Alcoholism And Cirrhosis Of The Liver

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The chronic use of alcohol can lead to damage to vital organs including the liver. Complicating matters is the exponentially destructive nature of alcoholism in perpetuating its own use despite associated risks of social isolation, loss of a career, and financial ruin. The alcohol-addicted person faces an equally uphill climb away from the negative physical impact of alcohol on the body, especially on the liver. And this journey may only begin once the user has stopped drinking.

Of the many ways in which alcohol continuously negatively affects the human body, cirrhosis of the liver poses not only an immediate threat, but may also cause other detrimental health effects, including increased risk of death. The liver is a vital organ and its use in removing toxins from the body, puts it in peril when someone consumes too much alcohol. Chronic alcohol use can damage the liver to the point of requiring a transplant or necessitate permanent medical intervention to function.

Every person’s experience with alcoholism, as well as cirrhosis will differ. In the end, the body’s reactions and its ability to better fend off the disease will be determined—across the board—by how well you maintain sobriety. As you find yourself enmeshed within the stronghold of cirrhosis, coming to terms with having to give drinking up can be the difference between sustaining your life or succumbing to the disease.

The Liver

The liver has many functions that aid in maintaining good physical health. It aids digestion, helps the body store glucose, breaks down saturated fats, stores nutrients, and produces the blood proteins needed in things like clotting and immune system support. Lastly, the liver filters out substances that are detrimental to the body. These substances are toxins such as drugs and alcohol.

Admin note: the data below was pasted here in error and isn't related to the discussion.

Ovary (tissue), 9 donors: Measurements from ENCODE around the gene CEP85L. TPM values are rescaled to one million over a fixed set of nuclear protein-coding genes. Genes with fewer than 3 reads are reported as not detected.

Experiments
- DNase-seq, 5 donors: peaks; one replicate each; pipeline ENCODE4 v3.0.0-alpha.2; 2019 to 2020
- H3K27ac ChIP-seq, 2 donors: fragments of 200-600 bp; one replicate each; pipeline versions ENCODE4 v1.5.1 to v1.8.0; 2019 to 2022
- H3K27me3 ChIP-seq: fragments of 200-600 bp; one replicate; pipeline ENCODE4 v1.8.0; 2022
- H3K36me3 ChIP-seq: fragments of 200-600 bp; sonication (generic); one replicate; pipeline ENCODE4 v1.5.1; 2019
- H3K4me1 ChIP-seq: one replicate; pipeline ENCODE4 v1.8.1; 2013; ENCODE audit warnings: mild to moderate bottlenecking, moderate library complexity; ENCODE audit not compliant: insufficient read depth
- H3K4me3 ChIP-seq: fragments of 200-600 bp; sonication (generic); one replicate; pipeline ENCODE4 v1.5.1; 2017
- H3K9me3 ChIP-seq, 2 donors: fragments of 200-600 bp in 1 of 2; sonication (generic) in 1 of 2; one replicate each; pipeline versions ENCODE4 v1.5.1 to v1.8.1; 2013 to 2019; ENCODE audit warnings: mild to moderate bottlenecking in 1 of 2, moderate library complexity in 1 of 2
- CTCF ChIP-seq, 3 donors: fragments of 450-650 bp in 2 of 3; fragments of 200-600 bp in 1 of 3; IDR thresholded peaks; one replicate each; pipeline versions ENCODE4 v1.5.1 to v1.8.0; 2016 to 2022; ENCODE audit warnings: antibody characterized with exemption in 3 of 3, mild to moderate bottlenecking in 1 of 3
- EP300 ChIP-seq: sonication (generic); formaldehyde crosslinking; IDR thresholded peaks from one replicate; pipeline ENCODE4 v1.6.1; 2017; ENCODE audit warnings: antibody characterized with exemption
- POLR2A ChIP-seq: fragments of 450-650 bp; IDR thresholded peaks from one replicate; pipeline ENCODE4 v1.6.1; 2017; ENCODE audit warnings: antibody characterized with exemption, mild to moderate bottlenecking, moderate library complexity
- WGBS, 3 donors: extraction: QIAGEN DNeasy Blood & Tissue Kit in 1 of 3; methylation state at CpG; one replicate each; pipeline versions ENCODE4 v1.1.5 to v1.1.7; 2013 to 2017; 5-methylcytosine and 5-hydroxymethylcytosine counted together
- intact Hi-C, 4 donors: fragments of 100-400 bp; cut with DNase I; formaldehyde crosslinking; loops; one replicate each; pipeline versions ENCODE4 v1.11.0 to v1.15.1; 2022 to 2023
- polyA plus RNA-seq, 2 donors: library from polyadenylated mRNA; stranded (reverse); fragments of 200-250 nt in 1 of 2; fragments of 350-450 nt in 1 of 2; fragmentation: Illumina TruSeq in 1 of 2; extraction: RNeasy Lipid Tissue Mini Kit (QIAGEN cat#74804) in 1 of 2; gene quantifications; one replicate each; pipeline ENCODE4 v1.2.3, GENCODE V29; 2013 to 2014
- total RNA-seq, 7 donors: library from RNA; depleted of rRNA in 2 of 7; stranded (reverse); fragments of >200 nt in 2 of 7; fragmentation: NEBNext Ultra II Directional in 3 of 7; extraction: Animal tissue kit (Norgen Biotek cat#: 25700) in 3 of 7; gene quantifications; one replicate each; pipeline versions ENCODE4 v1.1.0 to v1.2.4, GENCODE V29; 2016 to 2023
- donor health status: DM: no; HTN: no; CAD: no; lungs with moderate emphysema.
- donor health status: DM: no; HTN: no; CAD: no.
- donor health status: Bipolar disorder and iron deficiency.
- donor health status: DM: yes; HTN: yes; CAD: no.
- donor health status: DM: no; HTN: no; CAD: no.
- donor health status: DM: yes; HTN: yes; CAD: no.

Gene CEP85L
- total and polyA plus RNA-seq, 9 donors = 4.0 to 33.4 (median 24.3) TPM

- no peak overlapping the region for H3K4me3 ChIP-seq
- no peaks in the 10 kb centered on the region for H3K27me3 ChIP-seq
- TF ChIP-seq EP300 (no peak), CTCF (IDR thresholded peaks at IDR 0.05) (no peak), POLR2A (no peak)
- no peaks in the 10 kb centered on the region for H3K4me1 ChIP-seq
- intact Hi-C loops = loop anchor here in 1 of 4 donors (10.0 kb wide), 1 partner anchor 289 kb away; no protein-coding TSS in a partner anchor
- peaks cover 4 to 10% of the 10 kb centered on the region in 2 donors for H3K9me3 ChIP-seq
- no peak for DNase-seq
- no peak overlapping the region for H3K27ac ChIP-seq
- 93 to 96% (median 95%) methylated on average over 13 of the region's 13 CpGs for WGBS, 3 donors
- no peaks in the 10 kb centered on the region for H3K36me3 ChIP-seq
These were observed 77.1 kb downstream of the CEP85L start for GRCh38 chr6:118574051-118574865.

If the liver malfunctions, it can lead to many serious illnesses and even lower immune system function, which can promote dangerous risks, such as contraction of life-threatening diseases. With more than 100 types of liver disease and malfunctions, it is no wonder that cirrhosis of the liver has the 12th highest rate of death by disease.

Stages Of Cirrhosis

Alcohol consumption and cirrhosis are commonly associated. Liver toxicity, due to sustained alcohol consumption eventually leads to cell death and the hardening of the liver tissue known as cirrhosis. This condition can lead to liver failure.

Signs of a failing liver include a yellowing of the skin (jaundice), bruising, swelling, fatigue, confusion, and loss of appetite. These signs usually only appear with any severity in the later stages of liver disease and require immediate medical attention.

There are four stages to cirrhosis of the liver.

Stage 1:
Swelling and inflammation due to the initial breakdown of liver tissues and immune cells. Fluid retention occurs as ducts and regulatory areas, like arteries, do not provide for normal blood flow.

Stage 2:
As symptoms of fluid retention and swelling increase, the inflammation is more pronounced. By this time, fibrosis (or a hardening of the liver tissue) is setting in. Fibrosis is the occurrence of scar tissue in lieu of healthy liver tissues. There are less noticeable symptoms during this stage as the remaining tissue cells will still be at work while the malfunctioning cells, now turning into hardened and useless scar tissue, will never function again. Dead tissue cannot be revived and can lead quickly to total liver failure.

Stage 3:
The third stage of cirrhosis can be associated with what is referred to as “bridging fibrosis.” Unnatural connections between arteries, veins, and other vessels at this time are created, forming bridges that encourage abnormal blood flow and pressure in the liver. The pressure is a type of hypertension that increases with the disease, becoming worse over time.

Stage 4: